Physical activity and early rehabilitation in hospitalized elderly medical patients: Systematic review of randomized clinical trials
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To critically review the effect of interventions incorporating exercise and early rehabilitation (physical therapy, occupational therapy, and physical activity) in the functional outcomes (i.e., active daily living tests, such as Barthel Index Scores, Timed-up-and go, mobility tests), and feasibility in hospitalized elderly medical patients.
Systematic review of the literature.
A literature search was conducted using the following databases and medical resources from 1966 to January 2014: PubMed (Medline), PEDro, the Cochrane Central Register of Controlled Trials and the Cochrane Database of Systematic Reviews, Google Scholar, ClinicalTrials.gov, Clinical Evidence, SportsDiscus, EMBASE and UptoDate. Studies must have mentioned the effects of early rehabilitation on the above mentioned functional outcomes and feasibility. Data on the mortality, economic profile and average stay were also described.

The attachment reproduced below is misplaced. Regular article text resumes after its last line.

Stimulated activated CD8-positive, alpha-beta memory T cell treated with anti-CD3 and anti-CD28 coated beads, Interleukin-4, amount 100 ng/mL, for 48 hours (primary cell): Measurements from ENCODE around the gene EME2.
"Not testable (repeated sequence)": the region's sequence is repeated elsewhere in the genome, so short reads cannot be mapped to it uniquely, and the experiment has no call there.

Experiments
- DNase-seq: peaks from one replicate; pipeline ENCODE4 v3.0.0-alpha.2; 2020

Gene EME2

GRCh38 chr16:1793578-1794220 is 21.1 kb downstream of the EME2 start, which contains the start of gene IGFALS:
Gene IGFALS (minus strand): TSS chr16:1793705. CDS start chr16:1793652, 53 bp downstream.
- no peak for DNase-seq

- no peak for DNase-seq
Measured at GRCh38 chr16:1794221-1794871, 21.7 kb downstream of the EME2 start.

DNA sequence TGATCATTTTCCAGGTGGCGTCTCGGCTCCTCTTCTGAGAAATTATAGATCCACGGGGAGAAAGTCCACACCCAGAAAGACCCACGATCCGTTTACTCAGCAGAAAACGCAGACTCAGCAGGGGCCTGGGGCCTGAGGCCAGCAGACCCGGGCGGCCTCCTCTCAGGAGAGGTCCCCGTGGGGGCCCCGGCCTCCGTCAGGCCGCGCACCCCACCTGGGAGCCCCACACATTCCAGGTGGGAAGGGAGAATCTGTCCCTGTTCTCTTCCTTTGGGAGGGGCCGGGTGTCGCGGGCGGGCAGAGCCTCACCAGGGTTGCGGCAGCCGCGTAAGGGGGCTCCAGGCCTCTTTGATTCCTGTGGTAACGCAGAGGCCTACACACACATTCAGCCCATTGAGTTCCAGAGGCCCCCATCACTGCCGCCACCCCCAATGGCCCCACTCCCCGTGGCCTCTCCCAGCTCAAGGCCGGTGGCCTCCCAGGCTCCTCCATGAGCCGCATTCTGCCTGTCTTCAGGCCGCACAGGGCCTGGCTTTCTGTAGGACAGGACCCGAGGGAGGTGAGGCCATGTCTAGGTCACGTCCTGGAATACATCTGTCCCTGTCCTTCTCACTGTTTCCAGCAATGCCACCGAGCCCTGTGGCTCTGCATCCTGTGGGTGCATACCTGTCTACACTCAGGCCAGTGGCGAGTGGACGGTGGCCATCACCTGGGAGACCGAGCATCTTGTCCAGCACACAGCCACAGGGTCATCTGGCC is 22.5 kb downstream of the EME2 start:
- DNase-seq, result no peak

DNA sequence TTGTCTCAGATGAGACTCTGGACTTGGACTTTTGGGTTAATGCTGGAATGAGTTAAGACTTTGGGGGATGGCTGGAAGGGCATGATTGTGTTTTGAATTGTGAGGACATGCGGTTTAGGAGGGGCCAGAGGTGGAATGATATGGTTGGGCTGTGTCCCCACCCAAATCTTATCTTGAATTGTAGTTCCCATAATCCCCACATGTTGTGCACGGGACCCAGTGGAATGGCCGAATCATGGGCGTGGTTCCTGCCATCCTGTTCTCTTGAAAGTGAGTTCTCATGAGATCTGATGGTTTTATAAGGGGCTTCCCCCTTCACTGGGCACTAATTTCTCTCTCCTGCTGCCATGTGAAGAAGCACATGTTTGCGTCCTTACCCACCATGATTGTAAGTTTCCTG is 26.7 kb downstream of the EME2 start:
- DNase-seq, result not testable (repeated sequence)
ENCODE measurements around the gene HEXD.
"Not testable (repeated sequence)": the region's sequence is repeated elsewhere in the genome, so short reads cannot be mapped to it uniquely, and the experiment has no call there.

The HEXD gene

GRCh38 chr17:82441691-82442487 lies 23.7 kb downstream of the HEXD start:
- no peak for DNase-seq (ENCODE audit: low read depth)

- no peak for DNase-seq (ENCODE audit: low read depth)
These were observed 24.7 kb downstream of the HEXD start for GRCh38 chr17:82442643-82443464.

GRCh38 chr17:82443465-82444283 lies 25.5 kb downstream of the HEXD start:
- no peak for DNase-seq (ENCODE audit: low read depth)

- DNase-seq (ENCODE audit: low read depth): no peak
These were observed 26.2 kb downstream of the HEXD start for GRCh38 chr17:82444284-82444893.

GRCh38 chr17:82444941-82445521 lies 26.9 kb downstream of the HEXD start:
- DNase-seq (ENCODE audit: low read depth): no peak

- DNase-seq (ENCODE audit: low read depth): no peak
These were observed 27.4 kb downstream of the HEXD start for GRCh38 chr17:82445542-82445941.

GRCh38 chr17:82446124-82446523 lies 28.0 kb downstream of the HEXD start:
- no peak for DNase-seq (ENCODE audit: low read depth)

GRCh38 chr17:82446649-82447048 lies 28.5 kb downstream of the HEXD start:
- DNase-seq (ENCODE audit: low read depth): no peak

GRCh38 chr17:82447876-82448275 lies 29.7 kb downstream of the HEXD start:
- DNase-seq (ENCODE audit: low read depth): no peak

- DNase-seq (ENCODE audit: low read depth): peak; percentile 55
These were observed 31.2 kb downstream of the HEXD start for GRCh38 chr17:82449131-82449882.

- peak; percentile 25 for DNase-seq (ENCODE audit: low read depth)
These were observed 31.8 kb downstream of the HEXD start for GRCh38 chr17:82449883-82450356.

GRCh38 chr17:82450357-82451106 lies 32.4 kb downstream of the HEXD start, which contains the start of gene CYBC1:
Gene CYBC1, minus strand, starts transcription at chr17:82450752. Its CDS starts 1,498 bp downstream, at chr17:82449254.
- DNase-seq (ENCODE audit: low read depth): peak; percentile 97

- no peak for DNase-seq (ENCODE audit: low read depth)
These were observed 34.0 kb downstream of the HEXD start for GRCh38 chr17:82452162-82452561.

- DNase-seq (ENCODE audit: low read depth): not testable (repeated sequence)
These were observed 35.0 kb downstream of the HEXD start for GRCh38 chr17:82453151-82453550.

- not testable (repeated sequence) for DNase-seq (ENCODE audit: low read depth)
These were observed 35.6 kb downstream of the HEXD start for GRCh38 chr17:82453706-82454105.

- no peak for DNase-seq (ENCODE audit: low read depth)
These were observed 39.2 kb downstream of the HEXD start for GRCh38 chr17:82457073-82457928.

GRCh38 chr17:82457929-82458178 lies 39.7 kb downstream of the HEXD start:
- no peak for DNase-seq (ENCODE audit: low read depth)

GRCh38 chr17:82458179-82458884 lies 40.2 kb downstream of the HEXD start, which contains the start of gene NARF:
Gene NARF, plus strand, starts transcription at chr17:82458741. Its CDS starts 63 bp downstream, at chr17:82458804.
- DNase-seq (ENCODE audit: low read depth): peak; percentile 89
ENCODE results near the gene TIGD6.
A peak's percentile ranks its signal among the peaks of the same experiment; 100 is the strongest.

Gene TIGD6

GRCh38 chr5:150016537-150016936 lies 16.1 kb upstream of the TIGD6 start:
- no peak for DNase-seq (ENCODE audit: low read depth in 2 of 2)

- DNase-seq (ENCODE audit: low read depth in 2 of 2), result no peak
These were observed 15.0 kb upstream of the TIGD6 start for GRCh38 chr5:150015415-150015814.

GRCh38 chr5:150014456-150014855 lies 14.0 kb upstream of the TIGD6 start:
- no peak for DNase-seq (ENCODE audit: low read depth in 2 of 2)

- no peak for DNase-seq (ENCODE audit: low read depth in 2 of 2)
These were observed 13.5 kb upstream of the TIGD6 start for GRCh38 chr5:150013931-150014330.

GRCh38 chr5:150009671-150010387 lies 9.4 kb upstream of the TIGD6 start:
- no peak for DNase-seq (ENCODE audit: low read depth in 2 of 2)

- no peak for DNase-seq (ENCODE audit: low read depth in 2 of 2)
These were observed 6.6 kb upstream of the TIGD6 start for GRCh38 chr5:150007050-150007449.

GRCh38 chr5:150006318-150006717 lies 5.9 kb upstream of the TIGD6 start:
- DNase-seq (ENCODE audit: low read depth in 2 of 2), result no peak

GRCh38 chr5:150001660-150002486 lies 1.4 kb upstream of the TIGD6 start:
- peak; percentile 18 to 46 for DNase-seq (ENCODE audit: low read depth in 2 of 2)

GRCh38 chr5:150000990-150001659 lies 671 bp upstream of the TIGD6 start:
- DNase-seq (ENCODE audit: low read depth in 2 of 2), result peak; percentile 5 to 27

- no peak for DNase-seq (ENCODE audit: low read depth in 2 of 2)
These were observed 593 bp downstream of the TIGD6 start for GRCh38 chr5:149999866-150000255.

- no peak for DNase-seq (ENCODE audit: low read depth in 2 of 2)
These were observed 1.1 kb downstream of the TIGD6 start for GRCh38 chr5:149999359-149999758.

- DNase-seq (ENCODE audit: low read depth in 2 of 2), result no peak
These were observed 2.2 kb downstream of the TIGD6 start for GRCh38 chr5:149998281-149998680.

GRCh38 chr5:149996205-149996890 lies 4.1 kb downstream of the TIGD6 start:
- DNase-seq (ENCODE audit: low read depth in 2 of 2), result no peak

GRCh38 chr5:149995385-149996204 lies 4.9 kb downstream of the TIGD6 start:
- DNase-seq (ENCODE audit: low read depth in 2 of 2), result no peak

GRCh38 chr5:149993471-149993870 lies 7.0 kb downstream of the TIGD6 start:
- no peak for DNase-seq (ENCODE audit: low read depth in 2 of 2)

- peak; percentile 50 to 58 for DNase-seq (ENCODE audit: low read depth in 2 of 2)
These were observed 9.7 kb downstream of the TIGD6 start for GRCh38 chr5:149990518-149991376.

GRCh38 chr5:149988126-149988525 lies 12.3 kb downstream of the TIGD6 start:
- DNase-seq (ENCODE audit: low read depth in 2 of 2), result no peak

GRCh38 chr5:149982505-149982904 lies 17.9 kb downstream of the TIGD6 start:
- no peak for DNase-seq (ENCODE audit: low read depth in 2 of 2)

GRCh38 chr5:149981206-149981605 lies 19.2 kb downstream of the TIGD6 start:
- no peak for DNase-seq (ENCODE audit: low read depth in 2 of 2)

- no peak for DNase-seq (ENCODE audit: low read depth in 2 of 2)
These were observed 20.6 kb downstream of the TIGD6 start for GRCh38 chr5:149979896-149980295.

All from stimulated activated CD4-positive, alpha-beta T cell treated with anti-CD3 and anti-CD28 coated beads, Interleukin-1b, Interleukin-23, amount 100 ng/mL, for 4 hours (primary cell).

From the 6564 manuscripts potentially related to exercise performance in hospitalized elderly patients, the review focused on 1086, and 17 articles were ultimately included. Regarding functional outcomes after discharge, four studies observed significant improvement in functional outcomes following early rehabilitation, even up to twelve months after discharge. Eight studies directly or indirectly assessed the economic impact of exercise intervention. Five of them did not show any increase in costs, while three concluded that the intervention was cost effective. No adverse effect related with the interventions were mentioned.
The introduction of an exercise program for hospitalized elderly patients may be feasible, and may not increase costs. Importantly, early rehabilitation may also improve the functional and healthcare.
KeywordsAcute care hospital aged feasibility physical performance
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